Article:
“Foulgers”…. Too funny!

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  6. DREW V.

    I think a late model 4.9L FI. inline 6 with an auto tranny would be perfect for this…

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    • MountainMan

      yup, exactly what was thinkin…mount some meaty tires on the wheels the seller is including and enjoy!

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  7. Mark S

    With the advent of the digital camera you can snap pictures until the cows come home and not pay a dime. So why do we get 4 or 5 pictures especially on Cregslist. The other thing that bugs me is a seller that can’t take the time to at least clean up around the vehicle. So I guess washing it would be out of the question. I want you to buy my truck but I can’t be bothered to make it a little bit more presentable. As for the truck/ van it does make sense to put the engine in the back if only to balance it out. It will be a Ujoint killer as is usually the case with short drive shafts. Unless you could incorporate a CV jointed shaft. There is a Canadian show called restoration garage that built just such a truck it was killer looking.

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  8. 64 bonneville

    Saw one many years ago. owner had installed a 455 and tranny from a 70 toronado in the back, and yes it could do wheelies. He came down to hard on the front wheels and blew out the front suspension.

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  9. Doug M. (West Coast) Member

    Seems to be a good deal. Most of these I have seen in the last few years have been in the $3500 range.

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  10. Warren

    My Dad was a Test Driver for Ford in the 60’s and he told me that without the weight in the back the rear wheels would come off the ground during the panic braking tests.

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  11. JW

    Bought one of these used back in 1982, red and a little rusty but it was a fun truck to haul small items with fixing up my first house. Another vehicle I wish I had kept. Had to heat up the kingpins to force grease in them otherwise you had to be the incredible hulk to steer it.

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  12. Wayne Thomas

    This Ecoline would do well with an Ecoboost engine.

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  13. Howard A Member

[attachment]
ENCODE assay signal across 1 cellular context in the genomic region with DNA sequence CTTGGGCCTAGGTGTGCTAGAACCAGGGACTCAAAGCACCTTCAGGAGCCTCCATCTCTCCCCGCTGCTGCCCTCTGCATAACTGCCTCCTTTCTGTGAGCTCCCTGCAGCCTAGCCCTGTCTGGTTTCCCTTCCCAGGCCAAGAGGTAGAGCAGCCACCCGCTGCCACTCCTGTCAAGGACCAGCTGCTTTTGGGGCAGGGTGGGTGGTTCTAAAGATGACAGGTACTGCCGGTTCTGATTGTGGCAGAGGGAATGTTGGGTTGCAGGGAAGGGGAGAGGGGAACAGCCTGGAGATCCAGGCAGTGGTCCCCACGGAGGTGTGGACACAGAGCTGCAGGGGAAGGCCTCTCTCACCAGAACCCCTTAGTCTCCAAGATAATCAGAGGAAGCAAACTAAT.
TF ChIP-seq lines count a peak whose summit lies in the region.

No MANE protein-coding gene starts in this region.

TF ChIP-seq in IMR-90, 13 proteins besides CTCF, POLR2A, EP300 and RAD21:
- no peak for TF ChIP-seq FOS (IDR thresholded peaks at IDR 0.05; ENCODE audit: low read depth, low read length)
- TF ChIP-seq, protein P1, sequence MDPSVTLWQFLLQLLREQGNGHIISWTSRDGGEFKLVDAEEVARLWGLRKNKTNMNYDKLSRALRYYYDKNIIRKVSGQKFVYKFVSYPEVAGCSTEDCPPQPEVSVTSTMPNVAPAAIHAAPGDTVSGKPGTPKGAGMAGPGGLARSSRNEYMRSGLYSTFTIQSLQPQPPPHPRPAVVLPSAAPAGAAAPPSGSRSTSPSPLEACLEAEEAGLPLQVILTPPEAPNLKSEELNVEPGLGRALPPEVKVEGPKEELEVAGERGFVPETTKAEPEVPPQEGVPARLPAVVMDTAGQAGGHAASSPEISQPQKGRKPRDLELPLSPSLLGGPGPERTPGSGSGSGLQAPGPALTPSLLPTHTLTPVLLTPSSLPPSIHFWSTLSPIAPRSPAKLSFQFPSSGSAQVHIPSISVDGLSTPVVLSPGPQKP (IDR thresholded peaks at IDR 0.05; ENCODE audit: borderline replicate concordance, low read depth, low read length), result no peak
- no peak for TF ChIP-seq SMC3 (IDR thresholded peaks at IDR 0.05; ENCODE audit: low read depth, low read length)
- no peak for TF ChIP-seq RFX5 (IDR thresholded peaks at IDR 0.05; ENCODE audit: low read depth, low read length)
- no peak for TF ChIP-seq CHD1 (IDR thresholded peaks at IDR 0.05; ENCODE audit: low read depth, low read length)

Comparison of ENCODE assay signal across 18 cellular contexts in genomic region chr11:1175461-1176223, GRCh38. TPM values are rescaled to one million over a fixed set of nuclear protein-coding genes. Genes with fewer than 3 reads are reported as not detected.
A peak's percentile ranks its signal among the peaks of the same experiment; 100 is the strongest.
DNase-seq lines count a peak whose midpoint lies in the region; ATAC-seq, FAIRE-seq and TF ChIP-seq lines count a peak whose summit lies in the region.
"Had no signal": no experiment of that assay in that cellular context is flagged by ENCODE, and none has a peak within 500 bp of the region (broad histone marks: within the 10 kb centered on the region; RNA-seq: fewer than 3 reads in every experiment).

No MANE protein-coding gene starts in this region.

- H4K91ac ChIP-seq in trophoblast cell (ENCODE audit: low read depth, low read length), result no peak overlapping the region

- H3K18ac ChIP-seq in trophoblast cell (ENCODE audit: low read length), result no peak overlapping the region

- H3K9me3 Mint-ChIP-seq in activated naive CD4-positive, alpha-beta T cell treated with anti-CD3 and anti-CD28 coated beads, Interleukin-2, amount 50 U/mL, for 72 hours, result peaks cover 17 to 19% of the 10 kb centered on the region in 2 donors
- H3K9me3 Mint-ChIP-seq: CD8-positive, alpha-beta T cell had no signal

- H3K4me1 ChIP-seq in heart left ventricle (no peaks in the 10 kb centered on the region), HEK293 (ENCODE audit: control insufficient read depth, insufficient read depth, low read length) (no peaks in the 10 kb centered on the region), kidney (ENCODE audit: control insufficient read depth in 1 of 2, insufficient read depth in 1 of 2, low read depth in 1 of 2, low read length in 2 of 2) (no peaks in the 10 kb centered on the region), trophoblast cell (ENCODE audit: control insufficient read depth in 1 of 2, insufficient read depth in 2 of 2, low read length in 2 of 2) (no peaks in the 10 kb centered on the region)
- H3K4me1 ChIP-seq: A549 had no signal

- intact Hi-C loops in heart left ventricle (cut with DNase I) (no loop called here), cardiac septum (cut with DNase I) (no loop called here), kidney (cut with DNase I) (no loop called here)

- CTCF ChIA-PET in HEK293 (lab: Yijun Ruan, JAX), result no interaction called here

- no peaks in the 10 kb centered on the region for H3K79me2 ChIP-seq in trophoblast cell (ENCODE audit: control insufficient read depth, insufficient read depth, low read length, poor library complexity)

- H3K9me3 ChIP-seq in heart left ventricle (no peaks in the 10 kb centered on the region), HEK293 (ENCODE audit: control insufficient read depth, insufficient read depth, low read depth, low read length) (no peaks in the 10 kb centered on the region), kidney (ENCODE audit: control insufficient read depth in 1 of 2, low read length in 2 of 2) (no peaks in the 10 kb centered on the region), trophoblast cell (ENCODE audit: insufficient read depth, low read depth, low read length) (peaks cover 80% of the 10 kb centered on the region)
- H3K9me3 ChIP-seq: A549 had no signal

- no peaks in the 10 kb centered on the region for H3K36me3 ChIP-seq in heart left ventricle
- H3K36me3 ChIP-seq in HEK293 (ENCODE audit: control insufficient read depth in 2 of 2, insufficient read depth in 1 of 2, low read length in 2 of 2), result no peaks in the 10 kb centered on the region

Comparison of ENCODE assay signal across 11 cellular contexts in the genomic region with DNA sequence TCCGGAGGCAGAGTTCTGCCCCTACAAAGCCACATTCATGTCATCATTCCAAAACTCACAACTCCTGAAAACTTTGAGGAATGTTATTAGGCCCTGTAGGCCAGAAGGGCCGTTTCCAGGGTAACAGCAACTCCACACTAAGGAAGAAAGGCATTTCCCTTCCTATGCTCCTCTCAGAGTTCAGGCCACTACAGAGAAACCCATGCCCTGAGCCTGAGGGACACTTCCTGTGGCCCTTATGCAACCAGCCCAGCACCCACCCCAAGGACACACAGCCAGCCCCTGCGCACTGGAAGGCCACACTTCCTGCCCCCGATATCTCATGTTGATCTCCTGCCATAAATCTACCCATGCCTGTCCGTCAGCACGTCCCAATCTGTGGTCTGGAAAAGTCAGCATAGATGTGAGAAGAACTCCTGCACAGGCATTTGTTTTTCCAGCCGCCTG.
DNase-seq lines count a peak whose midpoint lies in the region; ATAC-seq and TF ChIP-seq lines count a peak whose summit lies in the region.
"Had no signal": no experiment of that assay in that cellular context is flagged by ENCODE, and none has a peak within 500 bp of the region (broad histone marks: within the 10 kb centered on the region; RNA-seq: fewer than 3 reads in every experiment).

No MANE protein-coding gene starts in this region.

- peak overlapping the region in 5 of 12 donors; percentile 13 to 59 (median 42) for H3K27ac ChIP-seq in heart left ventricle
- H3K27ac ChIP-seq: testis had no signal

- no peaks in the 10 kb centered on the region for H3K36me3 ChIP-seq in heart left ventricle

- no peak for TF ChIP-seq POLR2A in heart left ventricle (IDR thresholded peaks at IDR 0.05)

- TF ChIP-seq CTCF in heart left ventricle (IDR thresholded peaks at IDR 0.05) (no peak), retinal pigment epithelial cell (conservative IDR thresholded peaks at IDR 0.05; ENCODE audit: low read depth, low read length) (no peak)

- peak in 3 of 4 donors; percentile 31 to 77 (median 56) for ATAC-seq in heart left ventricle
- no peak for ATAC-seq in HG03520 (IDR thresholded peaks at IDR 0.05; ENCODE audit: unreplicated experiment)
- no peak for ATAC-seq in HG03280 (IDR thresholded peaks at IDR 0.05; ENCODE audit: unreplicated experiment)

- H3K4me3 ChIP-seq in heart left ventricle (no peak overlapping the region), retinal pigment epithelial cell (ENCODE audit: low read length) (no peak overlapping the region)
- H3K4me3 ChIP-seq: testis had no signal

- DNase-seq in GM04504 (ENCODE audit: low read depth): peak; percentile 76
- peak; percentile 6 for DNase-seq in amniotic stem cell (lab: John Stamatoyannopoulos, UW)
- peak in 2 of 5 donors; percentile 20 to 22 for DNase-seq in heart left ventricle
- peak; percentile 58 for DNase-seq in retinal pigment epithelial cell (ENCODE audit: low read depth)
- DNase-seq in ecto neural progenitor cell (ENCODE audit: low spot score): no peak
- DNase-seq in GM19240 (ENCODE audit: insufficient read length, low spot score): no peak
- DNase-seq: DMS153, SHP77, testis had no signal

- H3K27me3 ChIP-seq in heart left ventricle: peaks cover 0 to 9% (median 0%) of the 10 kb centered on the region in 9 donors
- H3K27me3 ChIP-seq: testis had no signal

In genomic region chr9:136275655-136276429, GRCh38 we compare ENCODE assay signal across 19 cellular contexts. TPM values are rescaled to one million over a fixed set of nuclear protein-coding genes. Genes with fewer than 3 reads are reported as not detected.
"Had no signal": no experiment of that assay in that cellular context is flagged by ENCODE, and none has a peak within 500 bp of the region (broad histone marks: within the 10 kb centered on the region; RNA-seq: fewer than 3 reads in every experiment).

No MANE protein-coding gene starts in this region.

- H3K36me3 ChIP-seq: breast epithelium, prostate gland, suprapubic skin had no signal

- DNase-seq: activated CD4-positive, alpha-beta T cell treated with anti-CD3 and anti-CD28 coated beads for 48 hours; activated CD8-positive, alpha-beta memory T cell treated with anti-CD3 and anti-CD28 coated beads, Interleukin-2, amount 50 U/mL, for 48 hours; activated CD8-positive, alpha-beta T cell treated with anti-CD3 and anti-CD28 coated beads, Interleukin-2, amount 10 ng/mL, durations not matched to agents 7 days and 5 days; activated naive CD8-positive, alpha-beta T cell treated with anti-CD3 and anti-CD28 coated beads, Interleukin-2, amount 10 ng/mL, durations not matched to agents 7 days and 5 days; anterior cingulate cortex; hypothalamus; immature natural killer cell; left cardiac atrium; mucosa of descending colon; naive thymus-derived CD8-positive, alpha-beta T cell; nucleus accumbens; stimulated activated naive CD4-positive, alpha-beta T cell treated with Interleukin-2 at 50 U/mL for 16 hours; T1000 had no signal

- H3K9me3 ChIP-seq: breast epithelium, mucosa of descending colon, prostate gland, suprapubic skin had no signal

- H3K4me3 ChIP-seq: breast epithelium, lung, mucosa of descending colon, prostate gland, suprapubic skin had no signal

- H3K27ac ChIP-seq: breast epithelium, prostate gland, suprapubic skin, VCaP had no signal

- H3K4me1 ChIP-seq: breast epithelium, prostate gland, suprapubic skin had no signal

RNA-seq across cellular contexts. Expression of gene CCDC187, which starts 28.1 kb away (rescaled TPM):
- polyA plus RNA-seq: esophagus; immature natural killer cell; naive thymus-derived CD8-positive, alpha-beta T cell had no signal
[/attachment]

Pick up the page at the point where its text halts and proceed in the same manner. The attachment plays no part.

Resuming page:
I’ll agree, these were a bit odd, but for contractors doing city work, they were just the thing. This is a true cabover, and were very maneuverable, but really, pretty miserable to drive. And terrible rusters, so to see this is pretty cool. A V-8 is out of the question, ( unless it’s put in the bed like the LRW), as these were front heavy to begin with, and were a pain to work on. Karl is right, the vans had “Falcon” on the rear doors.

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    • geomechs geomechs Member

      Hi Howard. Actually swapping out the six for a V8 wasn’t entirely out of the question. You needed to change the rear transmission mount/hanger and install the V8 mounts. You could install anything from the late edition 221 to a 302. There’s a good article on such a swap in ‘Petersen’s Complete Book of Pickups and Vans.’ Unfortunately it won’t be readily available because it came out in ’72. I have it in my stuff somewhere but it would take some serious searching. Things tend to get covered up over the years…

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      • Alan (Michigan)

        “Things tend to get covered up over the years…”

        Isn’t that the truth!

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  14. Marty Member

    64, if titles are easy to get in Oklahoma, getting them for other people could maybe become a great source of income! Just kidding.

    I finally obtained a “bonded title” here in Missouri, after a long time working on it. It wasn’t crazy expensive, but involved a great deal of work and running around. A number of the people I talked to in the license bureaus here didn’t even know Missouri has a bonded title procedure! Maybe I’ll write it up sometime.

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  15. piper62j

    Another Ford rust bucket accompanied by poor design..

    It would look good on the drag strip with a 429 at your side…

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  16. Rick Borstein

    I own a 1962. Driving these early vans is an experience. The 144ci engine makes it tough on the highway and the backend is so light that it can swing around on you. I’m restomodding my truck with updated components including Mustang II front end, 9″ rear end and Ford Racing 302. I love the look of these trucks!

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    • Alan (Michigan)

      Two Thumbs UP, Rick!

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    • Kelly Moss

      I would like to put a mustang 2 front end in mine. Any info on how you did it would be greatly appreciated.

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  17. alfred

    my neighbor bought one years ago it sat under a tarp and rotted away. he never got around to working on it. as soon as he and his wife split up she junked it. a fitting end I think for such an ugly truck. in my opinion only

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  18. Tundra/BMW Guy

    I think it could be cool looking!! Just in its stock body form. The “no engine, no trans”, opens one up to many options. The problem is all the NO’s
    No engine
    No trans
    No idea to the extent of rust
    No title
    To me that equals “No Deal”

    Like 0